DC Comics
Madame Xanadu #1
By Andy Frisk
February 8, 2009 - 07:57

DC Comics
Writer(s): Matt Wagner
Penciller(s): Amy Reeder Hadley
Inker(s): Amy Reeder Hadley
Colourist(s): Guy Major
Letterer(s): Jared K. Fletcher
Cover Artist(s): Amy Reeder Hadley
$2.99 US, 32pp, Color

I must admit before Vertigo’s new series in which she stars; I knew next to nothing about Madam Xanadu. As it turns out, the fact that I knew nothing detracted not one bit from enjoying the series thus far. In this incarnation, Xanadu is the picture perfect image of an attractive, young sprite who is hundreds of years old. Hadley’s rendering of her, and of her supporting cast, which changes as we observe Xanadu in different eras, is one of the books strongest points. Hadley captures the different eras, from pre-historic England, Genghis Khan’s court, Reign of Terror France, to Victorian England with an uncannily stunning rendering that demonstrates the range of her historical knowledge of architecture, dress and natural environment as well as her ability to recreate it all with her pencils.

As we pick up Xanadu’s adventures in issue #7, I thought that the series would finally deliver an issue where the wheels started to come off, at lest thematically. Xanadu finds herself back in London for the first time in a millennium, during the dark and grimy days of the Industrial Revolution, Charles Dickens, gaslight (see where we’re going here?)…and Jack the Ripper. After all the hundreds of stories, like Alan Moore’s From Hell, to anthologies like Ripperology Magazine, what else and better yet, how is it possible, to tell any story related to Jack the Ripper or about Jack the Ripper that is fresh with any kind of interesting twists or theories? None. Or so I thought. Matt Wagner spins the first part of a tale that continues the ambiguously romantic relationship between Xanadu and the Phantom Stranger (her one and only recurring cast member, regardless of historical era) along with, Xanadu’s own maturation and development (it appears it takes hundreds of years for her type of folk to reach an emotional and rational maturity. Over boys no less! Or at lest that one boy who keeps popping in and out of her life-see: Phantom Stranger). Wagner also throws in all the familiar Ripper mythos, from the horrific nature of the disembowelments of his victims, to the rampant fear, gossip and the social commentary on the evils of the exploited Victorian under class that so often seem to be embedded in any tale taking place during this time period. What we also get though, is an old and worn out tale with new life breathed into it containing its own twists, heroes, varyingly apathetic and energetic Ripper pursuers and, most shockingly, a character who’s actions, while not aiding the Ripper per se has an interesting role to play in the Ripper’s story.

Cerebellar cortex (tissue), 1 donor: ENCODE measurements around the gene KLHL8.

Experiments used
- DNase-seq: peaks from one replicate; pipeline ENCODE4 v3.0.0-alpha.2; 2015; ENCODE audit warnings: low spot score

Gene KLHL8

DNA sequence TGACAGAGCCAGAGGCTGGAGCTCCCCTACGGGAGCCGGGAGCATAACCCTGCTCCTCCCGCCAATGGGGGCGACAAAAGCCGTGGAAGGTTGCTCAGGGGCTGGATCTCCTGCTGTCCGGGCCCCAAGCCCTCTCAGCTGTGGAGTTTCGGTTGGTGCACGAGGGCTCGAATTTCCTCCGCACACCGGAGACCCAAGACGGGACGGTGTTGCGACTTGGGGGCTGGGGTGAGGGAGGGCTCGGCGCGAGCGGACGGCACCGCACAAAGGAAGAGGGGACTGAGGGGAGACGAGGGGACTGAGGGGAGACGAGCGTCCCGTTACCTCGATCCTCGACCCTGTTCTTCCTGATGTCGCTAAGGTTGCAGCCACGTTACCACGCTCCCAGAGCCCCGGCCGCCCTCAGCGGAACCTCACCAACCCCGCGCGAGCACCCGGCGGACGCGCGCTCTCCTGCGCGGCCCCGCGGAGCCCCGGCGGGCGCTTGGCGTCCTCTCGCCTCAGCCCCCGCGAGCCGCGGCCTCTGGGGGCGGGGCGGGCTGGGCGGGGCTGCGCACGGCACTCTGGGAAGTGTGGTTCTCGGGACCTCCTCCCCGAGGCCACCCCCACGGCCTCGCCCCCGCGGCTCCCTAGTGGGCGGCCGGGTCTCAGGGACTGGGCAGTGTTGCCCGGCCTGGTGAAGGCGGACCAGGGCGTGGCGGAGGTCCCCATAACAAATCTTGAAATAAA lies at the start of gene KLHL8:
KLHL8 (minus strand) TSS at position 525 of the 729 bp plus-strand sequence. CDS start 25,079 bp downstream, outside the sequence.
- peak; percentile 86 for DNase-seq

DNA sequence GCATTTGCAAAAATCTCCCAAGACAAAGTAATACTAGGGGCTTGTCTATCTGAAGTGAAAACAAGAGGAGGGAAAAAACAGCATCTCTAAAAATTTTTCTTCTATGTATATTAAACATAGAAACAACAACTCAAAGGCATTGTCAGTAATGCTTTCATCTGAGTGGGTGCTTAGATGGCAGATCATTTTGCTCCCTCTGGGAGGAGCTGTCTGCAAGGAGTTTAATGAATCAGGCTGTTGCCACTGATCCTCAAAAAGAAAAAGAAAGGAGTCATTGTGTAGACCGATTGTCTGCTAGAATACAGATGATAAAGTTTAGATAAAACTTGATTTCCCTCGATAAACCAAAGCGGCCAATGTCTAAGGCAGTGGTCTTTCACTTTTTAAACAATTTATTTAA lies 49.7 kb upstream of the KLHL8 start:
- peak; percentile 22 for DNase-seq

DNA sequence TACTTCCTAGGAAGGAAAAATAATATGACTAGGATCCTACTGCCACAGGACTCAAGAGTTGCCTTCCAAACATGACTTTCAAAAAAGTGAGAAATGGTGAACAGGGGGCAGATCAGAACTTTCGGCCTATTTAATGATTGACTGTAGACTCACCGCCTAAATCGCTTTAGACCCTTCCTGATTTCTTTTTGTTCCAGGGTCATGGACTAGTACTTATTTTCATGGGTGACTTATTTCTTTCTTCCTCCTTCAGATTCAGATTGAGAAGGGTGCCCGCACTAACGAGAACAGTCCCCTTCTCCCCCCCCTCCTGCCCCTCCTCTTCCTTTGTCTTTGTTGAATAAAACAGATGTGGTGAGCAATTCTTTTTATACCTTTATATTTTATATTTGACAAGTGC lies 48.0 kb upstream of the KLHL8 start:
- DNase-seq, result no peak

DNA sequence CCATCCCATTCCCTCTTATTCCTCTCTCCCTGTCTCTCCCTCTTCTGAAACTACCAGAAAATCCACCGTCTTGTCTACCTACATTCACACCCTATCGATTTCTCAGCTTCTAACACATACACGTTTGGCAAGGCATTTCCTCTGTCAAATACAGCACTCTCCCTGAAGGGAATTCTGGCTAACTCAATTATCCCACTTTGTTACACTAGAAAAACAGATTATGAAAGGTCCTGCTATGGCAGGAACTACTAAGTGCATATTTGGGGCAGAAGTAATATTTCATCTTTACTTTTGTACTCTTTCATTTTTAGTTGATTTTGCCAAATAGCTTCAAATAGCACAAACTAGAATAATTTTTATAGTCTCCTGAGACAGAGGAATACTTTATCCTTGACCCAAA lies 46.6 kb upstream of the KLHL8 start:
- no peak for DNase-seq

I will be looking forward to the unfolding of this new saga in Madame Xanadu’s series. Mostly because of the fact that the start of a story line that I originally felt could spell the end of the creative energy of the series is now shaping up to be, perhaps, the very storyline that gets the title moved up in my reading stack each month.

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